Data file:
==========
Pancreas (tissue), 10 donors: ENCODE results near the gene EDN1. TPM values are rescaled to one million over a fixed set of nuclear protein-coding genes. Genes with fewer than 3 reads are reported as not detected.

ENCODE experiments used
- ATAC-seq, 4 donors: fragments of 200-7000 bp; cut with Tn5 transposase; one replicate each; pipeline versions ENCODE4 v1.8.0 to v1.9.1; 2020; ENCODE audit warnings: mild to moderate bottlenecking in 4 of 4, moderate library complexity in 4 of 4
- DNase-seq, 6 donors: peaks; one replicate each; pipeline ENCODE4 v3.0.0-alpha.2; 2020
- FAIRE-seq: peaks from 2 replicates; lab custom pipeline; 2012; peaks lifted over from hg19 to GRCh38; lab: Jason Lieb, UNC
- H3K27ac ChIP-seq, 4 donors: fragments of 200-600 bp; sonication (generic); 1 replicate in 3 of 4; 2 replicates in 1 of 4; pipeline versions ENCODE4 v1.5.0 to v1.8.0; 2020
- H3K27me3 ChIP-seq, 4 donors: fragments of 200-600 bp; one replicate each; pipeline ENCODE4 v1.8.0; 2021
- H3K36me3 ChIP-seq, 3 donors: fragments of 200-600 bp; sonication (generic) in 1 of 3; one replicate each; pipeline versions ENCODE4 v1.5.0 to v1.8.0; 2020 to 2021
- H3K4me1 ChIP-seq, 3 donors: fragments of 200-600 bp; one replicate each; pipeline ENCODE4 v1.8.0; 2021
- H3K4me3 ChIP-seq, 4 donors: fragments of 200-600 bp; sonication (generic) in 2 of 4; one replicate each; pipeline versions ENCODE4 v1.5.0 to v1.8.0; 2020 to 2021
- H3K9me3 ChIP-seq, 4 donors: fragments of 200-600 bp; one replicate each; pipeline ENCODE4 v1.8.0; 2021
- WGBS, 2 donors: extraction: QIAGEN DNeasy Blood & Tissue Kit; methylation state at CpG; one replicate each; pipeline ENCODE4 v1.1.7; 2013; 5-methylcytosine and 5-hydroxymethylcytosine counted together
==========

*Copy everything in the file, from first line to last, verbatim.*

Pancreas (tissue), 10 donors: ENCODE results near the gene EDN1. TPM values are rescaled to one million over a fixed set of nuclear protein-coding genes. Genes with fewer than 3 reads are reported as not detected.

ENCODE experiments used
- ATAC-seq, 4 donors: fragments of 200-7000 bp; cut with Tn5 transposase; one replicate each; pipeline versions ENCODE4 v1.8.0 to v1.9.1; 2020; ENCODE audit warnings: mild to moderate bottlenecking in 4 of 4, moderate library complexity in 4 of 4
- DNase-seq, 6 donors: peaks; one replicate each; pipeline ENCODE4 v3.0.0-alpha.2; 2020
- FAIRE-seq: peaks from 2 replicates; lab custom pipeline; 2012; peaks lifted over from hg19 to GRCh38; lab: Jason Lieb, UNC
- H3K27ac ChIP-seq, 4 donors: fragments of 200-600 bp; sonication (generic); 1 replicate in 3 of 4; 2 replicates in 1 of 4; pipeline versions ENCODE4 v1.5.0 to v1.8.0; 2020
- H3K27me3 ChIP-seq, 4 donors: fragments of 200-600 bp; one replicate each; pipeline ENCODE4 v1.8.0; 2021
- H3K36me3 ChIP-seq, 3 donors: fragments of 200-600 bp; sonication (generic) in 1 of 3; one replicate each; pipeline versions ENCODE4 v1.5.0 to v1.8.0; 2020 to 2021
- H3K4me1 ChIP-seq, 3 donors: fragments of 200-600 bp; one replicate each; pipeline ENCODE4 v1.8.0; 2021
- H3K4me3 ChIP-seq, 4 donors: fragments of 200-600 bp; sonication (generic) in 2 of 4; one replicate each; pipeline versions ENCODE4 v1.5.0 to v1.8.0; 2020 to 2021
- H3K9me3 ChIP-seq, 4 donors: fragments of 200-600 bp; one replicate each; pipeline ENCODE4 v1.8.0; 2021
- WGBS, 2 donors: extraction: QIAGEN DNeasy Blood & Tissue Kit; methylation state at CpG; one replicate each; pipeline ENCODE4 v1.1.7; 2013; 5-methylcytosine and 5-hydroxymethylcytosine counted together